It’s not called ‘House of Geniuses’

On March 17, I attended a networking meeting called House of Genius. It was the most fun I’d had in weeks. I spent three hours surrounded by sharp minds, eager to help one another in a productive and non-threatening environment. If you get the chance, take it.

Here’s why.

You’re invited to attend the monthly meet-up along with 18 to 20 others. You arrive, but you’re required to remain anonymous. First names only. No talk about your profession, your education, your background, your expertise. You’re just another person. Yeah, it’s awkward for the first few minutes as the crowd gathers. It’s amazing how much of our identity is wrapped up in our professions.

The group convenes around a table and receives a five-minute presentation by a group member with a business issue he or she would like to solve. The audience asks questions; the presenter responds. Audience members throw out suggestions while a scribe takes it all down for the presenter. Audience members shout out “plus-one” to ideas they endorse. They say “minus-one” to those they don’t—and they explain why.

The process repeats with two more presenters. Our group heard from the executive director of a nonprofit looking to diversify its fundraising; a local school district teacher seeking ways to evaluate a novel high school entrepreneur program; and a startup food product maker looking to make the leap to expand production.

The beauty of the process is in the anonymity. Everyone’s ideas are welcome and equally valid. Nobody self-censors because they think their expertise can’t compete with the person’s across the table. Everyone brings their own perspectives and all of them are valid. House of Genius is a international organization with chapters in 31 cities.

It was fun to joke about being one of the “geniuses” invited to that month’s party. Organizers even gave us “genius” stickers (I gave mine away). But the beauty of the process is that it’s a house of genius—one genius. And the genius is in the collective mind of those assembled that night.

It’s a notion reflected on the main House of Genius website: “The true ‘genius’ is in the collaboration—you’ll be amazed at the power of thinking that is evoked from the structure of the sessions and the synergetic format.” Indeed, I was.

Only at the end of the evening does the “reveal” happen and the attendees properly introduce themselves. Then, there’s beer.

I hope I get invited back sometime. You can potentially get the chance to attend by registering on the St. Louis chapter’s website. You might try hitting them up on Twitter @GeniusSTL.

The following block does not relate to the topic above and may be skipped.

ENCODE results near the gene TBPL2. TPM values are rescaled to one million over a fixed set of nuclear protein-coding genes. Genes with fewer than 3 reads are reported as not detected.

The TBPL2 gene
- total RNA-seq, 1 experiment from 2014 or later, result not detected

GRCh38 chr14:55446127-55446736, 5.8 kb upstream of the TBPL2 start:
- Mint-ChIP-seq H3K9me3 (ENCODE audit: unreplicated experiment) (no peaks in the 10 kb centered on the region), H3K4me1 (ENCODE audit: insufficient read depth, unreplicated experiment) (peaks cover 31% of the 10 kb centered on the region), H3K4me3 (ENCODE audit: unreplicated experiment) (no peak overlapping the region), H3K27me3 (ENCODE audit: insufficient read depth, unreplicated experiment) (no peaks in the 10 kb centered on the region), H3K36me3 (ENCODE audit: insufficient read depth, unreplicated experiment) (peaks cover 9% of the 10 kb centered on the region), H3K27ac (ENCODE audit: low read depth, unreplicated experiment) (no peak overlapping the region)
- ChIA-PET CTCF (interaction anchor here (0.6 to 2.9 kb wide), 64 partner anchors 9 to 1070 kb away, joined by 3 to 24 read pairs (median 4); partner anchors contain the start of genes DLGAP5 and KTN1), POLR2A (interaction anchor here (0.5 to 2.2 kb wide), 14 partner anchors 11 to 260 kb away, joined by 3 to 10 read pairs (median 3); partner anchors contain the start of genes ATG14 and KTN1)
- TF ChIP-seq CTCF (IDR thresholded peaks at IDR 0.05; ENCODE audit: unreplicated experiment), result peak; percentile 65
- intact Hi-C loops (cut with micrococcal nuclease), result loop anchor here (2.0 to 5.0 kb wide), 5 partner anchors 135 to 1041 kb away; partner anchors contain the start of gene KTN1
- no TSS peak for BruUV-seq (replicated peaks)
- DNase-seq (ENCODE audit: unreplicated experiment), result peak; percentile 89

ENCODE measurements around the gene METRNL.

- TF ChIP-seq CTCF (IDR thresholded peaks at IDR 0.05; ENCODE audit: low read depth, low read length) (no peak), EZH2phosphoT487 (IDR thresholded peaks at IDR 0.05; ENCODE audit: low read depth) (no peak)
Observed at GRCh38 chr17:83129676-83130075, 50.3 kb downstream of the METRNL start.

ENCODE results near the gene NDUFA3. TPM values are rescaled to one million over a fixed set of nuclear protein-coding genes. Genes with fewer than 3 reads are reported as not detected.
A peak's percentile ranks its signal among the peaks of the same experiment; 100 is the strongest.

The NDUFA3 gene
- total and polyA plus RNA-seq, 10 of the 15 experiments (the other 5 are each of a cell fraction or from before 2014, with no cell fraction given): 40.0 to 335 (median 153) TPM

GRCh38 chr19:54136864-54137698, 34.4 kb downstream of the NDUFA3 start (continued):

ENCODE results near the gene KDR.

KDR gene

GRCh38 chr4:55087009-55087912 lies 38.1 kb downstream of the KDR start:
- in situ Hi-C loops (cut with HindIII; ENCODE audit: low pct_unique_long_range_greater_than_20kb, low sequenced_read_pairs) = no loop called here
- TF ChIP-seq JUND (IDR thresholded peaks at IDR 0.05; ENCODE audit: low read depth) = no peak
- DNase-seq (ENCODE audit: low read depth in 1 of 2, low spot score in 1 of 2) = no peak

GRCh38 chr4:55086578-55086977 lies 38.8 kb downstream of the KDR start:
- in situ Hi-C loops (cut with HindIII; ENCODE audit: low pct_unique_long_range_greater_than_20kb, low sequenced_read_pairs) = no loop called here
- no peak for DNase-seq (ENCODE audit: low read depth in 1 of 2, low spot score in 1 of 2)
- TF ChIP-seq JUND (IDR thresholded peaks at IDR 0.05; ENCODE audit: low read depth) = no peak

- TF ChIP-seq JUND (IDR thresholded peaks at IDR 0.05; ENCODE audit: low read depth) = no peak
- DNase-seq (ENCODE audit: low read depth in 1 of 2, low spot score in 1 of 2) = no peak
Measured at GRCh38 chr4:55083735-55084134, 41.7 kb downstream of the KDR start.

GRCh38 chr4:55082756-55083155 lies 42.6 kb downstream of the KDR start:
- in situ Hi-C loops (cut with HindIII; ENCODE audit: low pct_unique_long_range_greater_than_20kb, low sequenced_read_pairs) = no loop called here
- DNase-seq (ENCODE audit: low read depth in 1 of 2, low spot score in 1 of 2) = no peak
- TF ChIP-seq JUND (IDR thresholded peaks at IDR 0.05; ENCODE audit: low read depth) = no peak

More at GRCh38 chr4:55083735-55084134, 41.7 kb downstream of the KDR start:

And a h/t to my friend and colleague Daniela Velázquez for extending the invitation.

6th issue of Out & About is out and about


The second-quarter edition leads with the Spirit of St. Louis Air Show and STEM Expo.

I’ve been fortunate to have a relationship with the Chesterfield Chamber of Commerce for going on two years now. That relationship has enabled me to work with the chamber on its quarterly community news magazine, Out & About. The magazine had been published for many years with a partner company the chamber had relied on.

When that relationship ended, I was invited to consult with the chamber to remake the magazine into a quarterly (it had been bimonthly) and to create content that was more singularly focused on the Chesterfield community.

We reviewed a wide variety of publications around the St. Louis area and within Chesterfield to get a notion of what the sweet spot for Out & About would be. I worked with Executive Director Nora Amato and a small team of chamber members who are involved in publishing and marketing to arrive at these conclusions:

  • Chamber’s Mission: The publication would need to reflect the chamber’s mission, which is articulated simply as “Connect, Learn and Grow.” (Read Nora’s column about this in the April 2015 edition.) The chamber exists to help its members do those things. One way the magazine fulfills that mission is through editorial and advertising opportunities to reach residents of the community and through packaging Out & About promotion/advertising with other chamber sponsorship opportunities.
  • Distribution influences content: Given the distribution model (postal delivery to the 63005 and 63017 ZIP codes of Chesterfield), the content would also have to have a general interest focus. In other words, it’s not only business oriented content; it’s for the general Chesterfield resident.
  • Schedule affects content: The chamber did not have the capacity to publish Out & About more often than quarterly. That meant the content had to be feature-oriented, with a long shelf-life. So, for example, rather than running a comprehensive list of events in the magazine, we publish highlights of the biggest community happenings and provide links to online resources that can offer more. We are careful to make sure chamber events are prominently displayed.

I’ve been pleased to have the chance to work with the chamber now on our sixth issue together, the April-June 2016 edition, which will be hitting mailboxes any day now. You can find online versions of all six editions here.

I’d also like to give a shoutout to St. Louis-area designer Anna Keith, who designed the last two editions of the magazine. She’s been a dream to work with.